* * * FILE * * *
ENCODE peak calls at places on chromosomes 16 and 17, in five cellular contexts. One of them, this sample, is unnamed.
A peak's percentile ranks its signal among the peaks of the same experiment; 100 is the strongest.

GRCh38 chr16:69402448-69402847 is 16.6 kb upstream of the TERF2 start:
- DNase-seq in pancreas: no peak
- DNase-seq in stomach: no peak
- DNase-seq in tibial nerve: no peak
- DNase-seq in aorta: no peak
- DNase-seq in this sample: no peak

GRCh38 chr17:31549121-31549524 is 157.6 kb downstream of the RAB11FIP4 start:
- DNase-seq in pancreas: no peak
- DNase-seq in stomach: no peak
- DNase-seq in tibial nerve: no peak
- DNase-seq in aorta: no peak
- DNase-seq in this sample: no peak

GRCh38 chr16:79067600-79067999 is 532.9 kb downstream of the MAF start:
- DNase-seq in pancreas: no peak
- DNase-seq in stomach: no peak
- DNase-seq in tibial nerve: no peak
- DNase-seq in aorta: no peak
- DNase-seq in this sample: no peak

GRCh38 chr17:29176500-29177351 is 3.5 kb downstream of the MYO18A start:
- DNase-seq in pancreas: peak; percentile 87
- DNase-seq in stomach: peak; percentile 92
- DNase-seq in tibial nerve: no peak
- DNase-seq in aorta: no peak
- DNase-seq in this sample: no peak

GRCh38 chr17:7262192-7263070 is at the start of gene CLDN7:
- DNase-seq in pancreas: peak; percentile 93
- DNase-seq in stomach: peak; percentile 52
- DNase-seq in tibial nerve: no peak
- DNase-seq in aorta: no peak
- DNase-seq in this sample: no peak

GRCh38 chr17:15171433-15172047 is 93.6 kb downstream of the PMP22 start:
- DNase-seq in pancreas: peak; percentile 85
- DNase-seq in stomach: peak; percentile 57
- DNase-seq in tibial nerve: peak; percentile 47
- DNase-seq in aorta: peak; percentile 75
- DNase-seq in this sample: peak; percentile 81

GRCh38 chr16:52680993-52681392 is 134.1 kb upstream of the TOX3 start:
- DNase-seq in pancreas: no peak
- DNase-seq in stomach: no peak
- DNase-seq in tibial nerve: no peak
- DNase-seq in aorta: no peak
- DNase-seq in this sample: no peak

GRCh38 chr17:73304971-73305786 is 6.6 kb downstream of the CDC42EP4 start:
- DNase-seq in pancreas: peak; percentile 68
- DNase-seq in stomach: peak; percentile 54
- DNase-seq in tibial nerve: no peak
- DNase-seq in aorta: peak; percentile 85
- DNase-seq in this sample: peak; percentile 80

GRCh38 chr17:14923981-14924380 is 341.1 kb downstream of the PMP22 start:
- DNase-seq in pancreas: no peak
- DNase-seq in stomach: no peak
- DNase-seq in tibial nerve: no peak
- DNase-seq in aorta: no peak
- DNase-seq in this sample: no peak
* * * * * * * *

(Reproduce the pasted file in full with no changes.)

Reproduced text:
ENCODE peak calls at places on chromosomes 16 and 17, in five cellular contexts. One of them, this sample, is unnamed.
A peak's percentile ranks its signal among the peaks of the same experiment; 100 is the strongest.

GRCh38 chr16:69402448-69402847 is 16.6 kb upstream of the TERF2 start:
- DNase-seq in pancreas: no peak
- DNase-seq in stomach: no peak
- DNase-seq in tibial nerve: no peak
- DNase-seq in aorta: no peak
- DNase-seq in this sample: no peak

GRCh38 chr17:31549121-31549524 is 157.6 kb downstream of the RAB11FIP4 start:
- DNase-seq in pancreas: no peak
- DNase-seq in stomach: no peak
- DNase-seq in tibial nerve: no peak
- DNase-seq in aorta: no peak
- DNase-seq in this sample: no peak

GRCh38 chr16:79067600-79067999 is 532.9 kb downstream of the MAF start:
- DNase-seq in pancreas: no peak
- DNase-seq in stomach: no peak
- DNase-seq in tibial nerve: no peak
- DNase-seq in aorta: no peak
- DNase-seq in this sample: no peak

GRCh38 chr17:29176500-29177351 is 3.5 kb downstream of the MYO18A start:
- DNase-seq in pancreas: peak; percentile 87
- DNase-seq in stomach: peak; percentile 92
- DNase-seq in tibial nerve: no peak
- DNase-seq in aorta: no peak
- DNase-seq in this sample: no peak

GRCh38 chr17:7262192-7263070 is at the start of gene CLDN7:
- DNase-seq in pancreas: peak; percentile 93
- DNase-seq in stomach: peak; percentile 52
- DNase-seq in tibial nerve: no peak
- DNase-seq in aorta: no peak
- DNase-seq in this sample: no peak

GRCh38 chr17:15171433-15172047 is 93.6 kb downstream of the PMP22 start:
- DNase-seq in pancreas: peak; percentile 85
- DNase-seq in stomach: peak; percentile 57
- DNase-seq in tibial nerve: peak; percentile 47
- DNase-seq in aorta: peak; percentile 75
- DNase-seq in this sample: peak; percentile 81

GRCh38 chr16:52680993-52681392 is 134.1 kb upstream of the TOX3 start:
- DNase-seq in pancreas: no peak
- DNase-seq in stomach: no peak
- DNase-seq in tibial nerve: no peak
- DNase-seq in aorta: no peak
- DNase-seq in this sample: no peak

GRCh38 chr17:73304971-73305786 is 6.6 kb downstream of the CDC42EP4 start:
- DNase-seq in pancreas: peak; percentile 68
- DNase-seq in stomach: peak; percentile 54
- DNase-seq in tibial nerve: no peak
- DNase-seq in aorta: peak; percentile 85
- DNase-seq in this sample: peak; percentile 80

GRCh38 chr17:14923981-14924380 is 341.1 kb downstream of the PMP22 start:
- DNase-seq in pancreas: no peak
- DNase-seq in stomach: no peak
- DNase-seq in tibial nerve: no peak
- DNase-seq in aorta: no peak
- DNase-seq in this sample: no peak